Stanford Today Edition: November/December, 1996 Section: Features: Class of 2000 WWW: Class of 2000
SECOND IN A SERIES
By Marisa Cigarroa
It is a festive scene at Paloma Hall: red and white balloons form an arch at the entrance; a stereo blares REM's "Shiny Happy People" and the Indigo Girls' "Closer To Fine"; energetic resident assistants, who have committed the names and faces of their incoming charges to memory, take turns behind a large microphone welcoming the incoming frosh.*As she approaches her dorm, in fact, from the very moment she arrived on campus, Milena Flores has known that she is where she belongs. *Flores has been preparing herself for this day since the sixth grade, when she first dreamed of attending Stanford and playing on the women's basketball team.* Before she even gets to the arch, someone shouts out her name: "Paloma Hall welcomes Milena Flores," the announcer says, in a game-show voice.
"Wow, they said my name exactly right," she exclaims. "Back home, people have trouble pronouncing it."
As other freshmen stand around the outer courtyard, introducing themselves to everyone in sight, Flores calmly weaves through the swarm, checks in to the dorm and finds her way to her room. "My goal today isn't to meet 50,000 people and learn their life stories," she says. "I figure that can come a little later. Right now, I have a lot to do, like get my phone hooked up, start an e-mail account and get my post office box."
But before she can settle into her room and get started on errands, she has to go to the track and the gym for a few hours of conditioning with the other freshmen on the basketball team.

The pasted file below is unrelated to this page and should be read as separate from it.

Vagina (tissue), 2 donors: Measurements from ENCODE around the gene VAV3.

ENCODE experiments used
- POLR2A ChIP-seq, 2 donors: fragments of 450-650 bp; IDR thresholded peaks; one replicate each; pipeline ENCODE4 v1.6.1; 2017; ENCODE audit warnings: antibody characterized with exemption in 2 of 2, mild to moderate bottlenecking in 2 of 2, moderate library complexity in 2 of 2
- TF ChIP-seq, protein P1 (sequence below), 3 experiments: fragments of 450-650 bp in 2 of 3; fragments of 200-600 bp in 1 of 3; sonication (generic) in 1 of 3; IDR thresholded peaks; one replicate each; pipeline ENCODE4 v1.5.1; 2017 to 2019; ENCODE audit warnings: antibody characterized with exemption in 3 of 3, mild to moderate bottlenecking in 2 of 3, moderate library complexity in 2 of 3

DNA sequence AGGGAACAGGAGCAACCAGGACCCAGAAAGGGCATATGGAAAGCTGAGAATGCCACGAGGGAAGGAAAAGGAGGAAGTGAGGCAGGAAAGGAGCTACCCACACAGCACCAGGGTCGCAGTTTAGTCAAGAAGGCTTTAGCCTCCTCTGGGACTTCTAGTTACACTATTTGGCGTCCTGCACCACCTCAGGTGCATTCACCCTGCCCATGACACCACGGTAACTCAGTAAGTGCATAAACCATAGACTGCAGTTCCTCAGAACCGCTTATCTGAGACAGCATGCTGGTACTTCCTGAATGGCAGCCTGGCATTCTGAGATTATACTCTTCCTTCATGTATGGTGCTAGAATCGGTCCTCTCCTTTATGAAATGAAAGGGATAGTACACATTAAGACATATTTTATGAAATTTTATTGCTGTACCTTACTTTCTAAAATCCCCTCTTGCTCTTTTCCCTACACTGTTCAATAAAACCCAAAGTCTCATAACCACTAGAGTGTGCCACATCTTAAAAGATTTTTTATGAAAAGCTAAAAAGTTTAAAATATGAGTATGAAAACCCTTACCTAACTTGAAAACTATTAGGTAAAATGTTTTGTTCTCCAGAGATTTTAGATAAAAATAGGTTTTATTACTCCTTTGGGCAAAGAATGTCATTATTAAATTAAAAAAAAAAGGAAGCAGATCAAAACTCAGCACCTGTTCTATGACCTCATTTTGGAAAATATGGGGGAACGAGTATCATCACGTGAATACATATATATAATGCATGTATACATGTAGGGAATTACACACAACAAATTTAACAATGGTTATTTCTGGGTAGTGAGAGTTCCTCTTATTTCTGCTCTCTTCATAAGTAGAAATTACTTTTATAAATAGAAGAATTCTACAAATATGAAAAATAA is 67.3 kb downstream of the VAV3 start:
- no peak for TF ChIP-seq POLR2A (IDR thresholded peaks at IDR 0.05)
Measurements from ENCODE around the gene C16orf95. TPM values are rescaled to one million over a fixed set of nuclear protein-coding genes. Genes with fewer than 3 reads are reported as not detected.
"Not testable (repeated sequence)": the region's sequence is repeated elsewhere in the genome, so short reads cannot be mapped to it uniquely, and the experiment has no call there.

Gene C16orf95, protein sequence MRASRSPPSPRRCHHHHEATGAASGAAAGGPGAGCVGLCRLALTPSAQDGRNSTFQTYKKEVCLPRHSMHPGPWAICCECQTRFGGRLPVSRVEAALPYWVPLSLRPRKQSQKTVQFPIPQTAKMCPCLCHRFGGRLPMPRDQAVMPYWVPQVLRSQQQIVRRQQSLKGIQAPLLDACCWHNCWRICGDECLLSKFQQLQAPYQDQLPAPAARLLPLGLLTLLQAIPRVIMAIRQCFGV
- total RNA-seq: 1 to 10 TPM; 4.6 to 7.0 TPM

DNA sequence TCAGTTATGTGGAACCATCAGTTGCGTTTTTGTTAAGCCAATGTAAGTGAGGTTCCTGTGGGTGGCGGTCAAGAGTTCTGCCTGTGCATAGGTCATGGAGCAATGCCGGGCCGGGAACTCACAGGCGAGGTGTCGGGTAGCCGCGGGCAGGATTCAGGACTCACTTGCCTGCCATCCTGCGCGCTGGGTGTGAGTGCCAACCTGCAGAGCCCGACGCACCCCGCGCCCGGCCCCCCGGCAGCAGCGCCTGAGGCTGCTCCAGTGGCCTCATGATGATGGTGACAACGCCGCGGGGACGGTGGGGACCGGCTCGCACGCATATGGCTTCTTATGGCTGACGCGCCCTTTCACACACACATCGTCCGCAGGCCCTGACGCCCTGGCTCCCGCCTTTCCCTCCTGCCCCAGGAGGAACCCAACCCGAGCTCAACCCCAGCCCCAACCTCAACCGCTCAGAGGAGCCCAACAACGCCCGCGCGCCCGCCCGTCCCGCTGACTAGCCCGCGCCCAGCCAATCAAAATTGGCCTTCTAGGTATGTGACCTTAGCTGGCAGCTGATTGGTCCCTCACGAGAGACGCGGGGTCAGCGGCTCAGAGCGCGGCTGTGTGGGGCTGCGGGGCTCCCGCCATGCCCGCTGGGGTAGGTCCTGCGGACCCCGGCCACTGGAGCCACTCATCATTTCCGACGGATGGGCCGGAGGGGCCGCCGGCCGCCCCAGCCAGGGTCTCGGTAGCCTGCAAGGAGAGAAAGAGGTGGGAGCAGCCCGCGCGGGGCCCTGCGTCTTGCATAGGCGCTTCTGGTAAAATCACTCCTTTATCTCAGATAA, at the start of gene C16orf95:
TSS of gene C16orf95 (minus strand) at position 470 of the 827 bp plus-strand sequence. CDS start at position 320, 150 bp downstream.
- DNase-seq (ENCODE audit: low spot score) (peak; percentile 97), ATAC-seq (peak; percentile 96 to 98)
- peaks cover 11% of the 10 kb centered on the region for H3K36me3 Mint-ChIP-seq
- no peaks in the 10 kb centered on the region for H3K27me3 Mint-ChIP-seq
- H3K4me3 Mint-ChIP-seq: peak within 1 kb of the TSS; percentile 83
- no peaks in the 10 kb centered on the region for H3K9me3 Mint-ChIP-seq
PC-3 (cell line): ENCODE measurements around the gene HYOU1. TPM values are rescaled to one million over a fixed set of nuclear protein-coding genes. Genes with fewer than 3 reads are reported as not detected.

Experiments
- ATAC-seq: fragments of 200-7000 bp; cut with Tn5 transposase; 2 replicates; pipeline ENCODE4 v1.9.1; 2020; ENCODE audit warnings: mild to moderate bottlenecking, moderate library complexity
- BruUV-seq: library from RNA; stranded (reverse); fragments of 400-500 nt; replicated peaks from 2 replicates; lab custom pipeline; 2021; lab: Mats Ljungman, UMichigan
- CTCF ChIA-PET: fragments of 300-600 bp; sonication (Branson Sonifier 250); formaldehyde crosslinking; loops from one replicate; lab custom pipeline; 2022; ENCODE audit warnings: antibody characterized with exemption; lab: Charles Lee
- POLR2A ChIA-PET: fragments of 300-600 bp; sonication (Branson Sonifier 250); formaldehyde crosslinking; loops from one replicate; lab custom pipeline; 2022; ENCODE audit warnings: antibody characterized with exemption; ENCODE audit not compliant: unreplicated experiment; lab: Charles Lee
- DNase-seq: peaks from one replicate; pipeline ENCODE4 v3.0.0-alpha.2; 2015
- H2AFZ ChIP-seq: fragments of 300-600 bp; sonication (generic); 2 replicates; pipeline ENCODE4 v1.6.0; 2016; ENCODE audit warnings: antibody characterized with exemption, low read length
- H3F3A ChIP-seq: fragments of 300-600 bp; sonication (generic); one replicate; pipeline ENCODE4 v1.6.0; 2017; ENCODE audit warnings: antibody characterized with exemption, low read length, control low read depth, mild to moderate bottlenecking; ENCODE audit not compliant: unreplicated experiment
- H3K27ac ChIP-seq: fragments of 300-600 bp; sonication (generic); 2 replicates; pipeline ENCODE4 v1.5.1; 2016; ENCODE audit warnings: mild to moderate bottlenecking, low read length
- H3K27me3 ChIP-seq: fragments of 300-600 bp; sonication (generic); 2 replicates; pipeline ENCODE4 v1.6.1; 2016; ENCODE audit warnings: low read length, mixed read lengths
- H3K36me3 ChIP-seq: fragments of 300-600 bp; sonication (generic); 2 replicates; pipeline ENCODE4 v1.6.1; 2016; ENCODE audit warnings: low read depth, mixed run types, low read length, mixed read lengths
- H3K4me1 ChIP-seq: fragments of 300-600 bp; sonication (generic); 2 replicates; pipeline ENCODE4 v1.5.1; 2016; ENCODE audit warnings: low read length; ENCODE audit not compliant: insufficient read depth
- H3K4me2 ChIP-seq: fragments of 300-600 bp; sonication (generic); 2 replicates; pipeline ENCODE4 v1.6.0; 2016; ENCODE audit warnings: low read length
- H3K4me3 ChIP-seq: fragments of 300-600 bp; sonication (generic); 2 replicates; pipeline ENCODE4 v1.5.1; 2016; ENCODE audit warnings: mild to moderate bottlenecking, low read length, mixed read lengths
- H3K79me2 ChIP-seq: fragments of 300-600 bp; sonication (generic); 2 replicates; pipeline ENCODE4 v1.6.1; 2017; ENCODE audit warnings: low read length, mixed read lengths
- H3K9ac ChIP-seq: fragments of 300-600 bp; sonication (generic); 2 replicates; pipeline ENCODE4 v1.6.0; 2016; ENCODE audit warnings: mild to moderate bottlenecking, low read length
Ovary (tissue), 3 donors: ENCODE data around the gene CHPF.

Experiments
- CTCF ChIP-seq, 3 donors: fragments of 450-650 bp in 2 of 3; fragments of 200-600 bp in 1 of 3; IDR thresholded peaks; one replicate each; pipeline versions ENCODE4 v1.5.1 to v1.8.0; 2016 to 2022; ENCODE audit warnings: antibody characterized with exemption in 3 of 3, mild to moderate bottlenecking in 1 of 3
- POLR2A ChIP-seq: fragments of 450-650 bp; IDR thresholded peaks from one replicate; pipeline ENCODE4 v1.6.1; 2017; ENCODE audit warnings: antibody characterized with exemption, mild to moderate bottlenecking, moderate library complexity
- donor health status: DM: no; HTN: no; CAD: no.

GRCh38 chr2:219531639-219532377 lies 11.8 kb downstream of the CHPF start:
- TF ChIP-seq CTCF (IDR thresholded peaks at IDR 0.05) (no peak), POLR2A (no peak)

Her life as a student-athlete at Stanford has begun.
For Flores, David Lee, Christina McCarroll, Ameen Khalil Saafir, Josia Lamberto-Egan and about 1,600 other freshmen, the first day of college is a blur of mundane details and life-changing events. They have packed their bags and are moving on - away from home, away from their parents and friends - away from childhood.
FLORES takes a brief look at the orientation schedule for the coming days and tosses it into her backpack. She is forced to skip the president's welcoming talk because she has to go to the conditioning session with some of her teammates. But she will attend an afternoon gathering at El Centro Chicano, a campus community center for Latinos.
After scheduling a time to meet with her mother later in the day, Flores heads toward the gym on a metallic blue mountain bike that she received as a graduation gift.
Her parents, who didn't attend college, are more excited than sad about their eldest child's departure.
"Milena has wanted this for so long that we can't help but be really happy for her," Carmen Flores says. "The other day, my husband and I were joking that just when she got to be fun, she is leaving. She has always been so serious and so focused. Her junior year was the worst because she knew what she had to do to get here and she put a lot of pressure on herself."